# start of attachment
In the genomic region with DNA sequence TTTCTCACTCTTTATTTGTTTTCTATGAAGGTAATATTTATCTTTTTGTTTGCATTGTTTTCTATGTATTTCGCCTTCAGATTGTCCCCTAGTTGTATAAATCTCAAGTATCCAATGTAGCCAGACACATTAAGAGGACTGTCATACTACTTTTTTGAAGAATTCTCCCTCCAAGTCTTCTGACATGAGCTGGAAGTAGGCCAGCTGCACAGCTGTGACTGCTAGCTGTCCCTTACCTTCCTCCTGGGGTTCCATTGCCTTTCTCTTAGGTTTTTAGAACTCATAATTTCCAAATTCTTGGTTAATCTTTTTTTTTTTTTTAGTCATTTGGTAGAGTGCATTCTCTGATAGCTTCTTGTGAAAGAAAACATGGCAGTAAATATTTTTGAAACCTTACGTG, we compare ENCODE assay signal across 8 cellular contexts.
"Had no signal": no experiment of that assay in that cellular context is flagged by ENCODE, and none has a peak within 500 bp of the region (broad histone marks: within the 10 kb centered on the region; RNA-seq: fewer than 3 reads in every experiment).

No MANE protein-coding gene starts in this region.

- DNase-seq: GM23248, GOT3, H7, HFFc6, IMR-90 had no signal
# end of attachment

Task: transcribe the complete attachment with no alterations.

In the genomic region with DNA sequence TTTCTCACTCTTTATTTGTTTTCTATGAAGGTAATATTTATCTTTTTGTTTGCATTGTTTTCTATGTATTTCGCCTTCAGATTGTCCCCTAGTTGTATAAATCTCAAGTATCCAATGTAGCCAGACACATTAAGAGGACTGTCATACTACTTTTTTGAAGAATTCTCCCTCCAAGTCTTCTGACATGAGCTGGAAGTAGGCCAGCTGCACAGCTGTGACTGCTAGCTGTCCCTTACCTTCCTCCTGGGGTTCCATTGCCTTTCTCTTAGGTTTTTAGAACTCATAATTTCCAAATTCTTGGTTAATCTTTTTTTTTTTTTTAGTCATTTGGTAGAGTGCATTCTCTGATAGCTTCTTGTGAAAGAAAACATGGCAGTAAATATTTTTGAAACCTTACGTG, we compare ENCODE assay signal across 8 cellular contexts.
"Had no signal": no experiment of that assay in that cellular context is flagged by ENCODE, and none has a peak within 500 bp of the region (broad histone marks: within the 10 kb centered on the region; RNA-seq: fewer than 3 reads in every experiment).

No MANE protein-coding gene starts in this region.

- DNase-seq: GM23248, GOT3, H7, HFFc6, IMR-90 had no signal